It’s the American Dream: personal development edition, and it’s all about using your ambition to shoot for the moon and haul yourself up by those bootstraps, right?
Fears? Doubts? Excuses? Just sucker punch that shit and blast your way through like a hero in an action film. Here’s a big ol’ bubble buster though: This is probably the least effective way to get things done.
Don’t quote me on this, but I would go so far as to say that the grander the plan, the more whizz-bang the transformation you’re aiming for and the bigger the distance between that and where you are right now, the more likely your plan is going to fall flat before it even gets off the ground.
I get it… nobody feels much inspired by a goal that sounds like,
“I’m going to kick ass by gently reducing my caloric intake each day by about 300 calories! Yeah!”
It’s easy to think that you might as well not even bother with a small, trifling goal. After all, with enough Instagram ab pics and ra-ra-ra from your new CrossFit group, you’d be crazy to settle for anything less than a complete body overhaul.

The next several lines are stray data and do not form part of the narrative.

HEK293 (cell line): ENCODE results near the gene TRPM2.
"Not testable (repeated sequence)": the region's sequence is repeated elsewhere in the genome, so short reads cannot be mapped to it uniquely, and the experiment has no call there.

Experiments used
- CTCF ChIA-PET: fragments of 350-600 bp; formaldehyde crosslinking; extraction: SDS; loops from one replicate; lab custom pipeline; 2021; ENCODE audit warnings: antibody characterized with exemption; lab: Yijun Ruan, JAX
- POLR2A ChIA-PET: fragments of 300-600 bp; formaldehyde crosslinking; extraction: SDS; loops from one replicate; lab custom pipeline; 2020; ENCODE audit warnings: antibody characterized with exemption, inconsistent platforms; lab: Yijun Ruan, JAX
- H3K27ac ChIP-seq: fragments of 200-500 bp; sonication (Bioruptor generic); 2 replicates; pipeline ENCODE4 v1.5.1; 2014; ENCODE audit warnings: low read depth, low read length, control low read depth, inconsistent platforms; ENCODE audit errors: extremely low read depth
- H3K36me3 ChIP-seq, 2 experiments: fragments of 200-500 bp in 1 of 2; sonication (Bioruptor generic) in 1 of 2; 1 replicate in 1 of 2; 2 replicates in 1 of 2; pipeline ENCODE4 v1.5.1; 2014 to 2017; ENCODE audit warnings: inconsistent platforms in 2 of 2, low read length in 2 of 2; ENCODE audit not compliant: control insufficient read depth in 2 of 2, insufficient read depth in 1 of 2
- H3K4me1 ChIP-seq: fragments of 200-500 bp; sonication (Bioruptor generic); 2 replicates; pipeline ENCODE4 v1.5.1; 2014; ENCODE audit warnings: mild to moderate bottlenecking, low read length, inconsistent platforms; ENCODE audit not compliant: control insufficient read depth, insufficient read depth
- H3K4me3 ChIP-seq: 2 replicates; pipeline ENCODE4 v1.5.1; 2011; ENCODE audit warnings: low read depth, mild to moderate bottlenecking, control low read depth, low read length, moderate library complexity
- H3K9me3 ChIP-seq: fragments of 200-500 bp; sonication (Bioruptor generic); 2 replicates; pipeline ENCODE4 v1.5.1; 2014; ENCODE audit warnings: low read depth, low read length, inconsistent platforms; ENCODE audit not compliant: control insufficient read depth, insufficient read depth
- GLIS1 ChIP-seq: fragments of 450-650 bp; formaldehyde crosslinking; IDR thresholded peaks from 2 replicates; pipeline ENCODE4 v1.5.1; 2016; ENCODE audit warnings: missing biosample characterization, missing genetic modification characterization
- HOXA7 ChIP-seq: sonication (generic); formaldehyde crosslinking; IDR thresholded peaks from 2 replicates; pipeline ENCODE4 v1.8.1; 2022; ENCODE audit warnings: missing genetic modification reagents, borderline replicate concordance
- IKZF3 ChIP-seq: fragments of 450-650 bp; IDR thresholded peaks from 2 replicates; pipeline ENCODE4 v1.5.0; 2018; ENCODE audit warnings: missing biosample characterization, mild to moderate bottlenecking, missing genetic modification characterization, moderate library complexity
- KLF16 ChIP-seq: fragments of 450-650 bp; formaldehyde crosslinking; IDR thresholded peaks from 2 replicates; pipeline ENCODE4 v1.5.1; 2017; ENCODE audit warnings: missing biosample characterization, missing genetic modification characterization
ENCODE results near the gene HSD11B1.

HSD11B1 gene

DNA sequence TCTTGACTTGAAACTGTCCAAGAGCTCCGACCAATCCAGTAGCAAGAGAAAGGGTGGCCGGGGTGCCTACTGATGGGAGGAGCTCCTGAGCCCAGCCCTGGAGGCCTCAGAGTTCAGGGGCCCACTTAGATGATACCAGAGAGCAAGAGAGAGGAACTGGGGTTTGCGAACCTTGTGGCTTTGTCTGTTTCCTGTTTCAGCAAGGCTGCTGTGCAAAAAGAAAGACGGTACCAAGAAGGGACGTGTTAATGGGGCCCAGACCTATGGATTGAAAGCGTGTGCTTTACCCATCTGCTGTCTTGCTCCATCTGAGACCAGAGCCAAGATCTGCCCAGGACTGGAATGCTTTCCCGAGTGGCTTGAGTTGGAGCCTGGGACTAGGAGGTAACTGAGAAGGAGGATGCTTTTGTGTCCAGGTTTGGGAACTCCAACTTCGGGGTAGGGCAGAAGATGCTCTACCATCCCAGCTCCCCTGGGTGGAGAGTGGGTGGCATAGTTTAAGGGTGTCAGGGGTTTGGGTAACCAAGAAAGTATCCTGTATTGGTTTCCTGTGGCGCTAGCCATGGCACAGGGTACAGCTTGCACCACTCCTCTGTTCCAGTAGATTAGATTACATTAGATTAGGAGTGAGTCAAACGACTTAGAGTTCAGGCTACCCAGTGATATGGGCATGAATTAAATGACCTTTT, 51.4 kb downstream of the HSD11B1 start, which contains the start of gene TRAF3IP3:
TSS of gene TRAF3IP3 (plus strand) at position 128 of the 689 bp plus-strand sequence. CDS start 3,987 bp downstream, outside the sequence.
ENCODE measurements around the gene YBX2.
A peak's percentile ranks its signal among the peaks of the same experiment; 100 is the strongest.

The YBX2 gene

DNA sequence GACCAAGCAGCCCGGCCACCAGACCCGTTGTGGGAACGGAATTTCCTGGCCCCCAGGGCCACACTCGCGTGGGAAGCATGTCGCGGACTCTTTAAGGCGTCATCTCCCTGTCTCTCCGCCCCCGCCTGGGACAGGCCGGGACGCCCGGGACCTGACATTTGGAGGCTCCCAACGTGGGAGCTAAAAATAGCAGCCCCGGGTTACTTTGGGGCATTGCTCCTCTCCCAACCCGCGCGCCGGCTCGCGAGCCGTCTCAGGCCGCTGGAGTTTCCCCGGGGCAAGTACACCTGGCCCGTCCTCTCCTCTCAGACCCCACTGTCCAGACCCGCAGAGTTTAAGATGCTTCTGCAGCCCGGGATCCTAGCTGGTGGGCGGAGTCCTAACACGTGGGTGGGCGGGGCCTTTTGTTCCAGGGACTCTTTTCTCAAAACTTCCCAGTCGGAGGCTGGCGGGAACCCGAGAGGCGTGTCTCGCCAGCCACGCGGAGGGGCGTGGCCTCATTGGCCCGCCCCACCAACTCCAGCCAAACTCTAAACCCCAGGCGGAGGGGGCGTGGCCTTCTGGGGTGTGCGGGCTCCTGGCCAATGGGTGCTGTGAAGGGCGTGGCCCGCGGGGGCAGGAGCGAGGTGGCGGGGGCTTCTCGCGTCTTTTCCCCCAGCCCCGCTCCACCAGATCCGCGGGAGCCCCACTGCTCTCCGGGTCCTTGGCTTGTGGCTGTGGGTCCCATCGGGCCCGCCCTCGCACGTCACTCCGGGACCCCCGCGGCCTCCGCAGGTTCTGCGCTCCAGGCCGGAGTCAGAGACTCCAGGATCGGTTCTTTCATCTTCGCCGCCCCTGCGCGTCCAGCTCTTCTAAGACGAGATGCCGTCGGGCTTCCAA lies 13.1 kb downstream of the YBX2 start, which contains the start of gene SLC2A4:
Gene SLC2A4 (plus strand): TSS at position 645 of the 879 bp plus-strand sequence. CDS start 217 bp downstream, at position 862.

But lets put it this way – would you rather have a big, fat, amazing goal that you never reach, or a small, reasonable goal that you actually do?
Making master plans feels intuitively like a smart thing to do, but it can actually end up de-motivating you (look how far you have to go!) and keep you focused on the end point rather than on what counts: the tiny, daily choices.
The boring stuff. The little goals that are so unremarkable they can’t go up on social media, and won’t ever be accompanied by a badass motivational quote in the Monster energy drink font.
The solution: teeny, tiny goals. Lots of ‘em. One after the other. Eventually, what you have on your hands is a habit, the only real way to make lasting changes and maintain them.
Something to think about: Are your goals too big and fabulous? How could you dial back on the ambition and ramp up the dedication and commitment instead?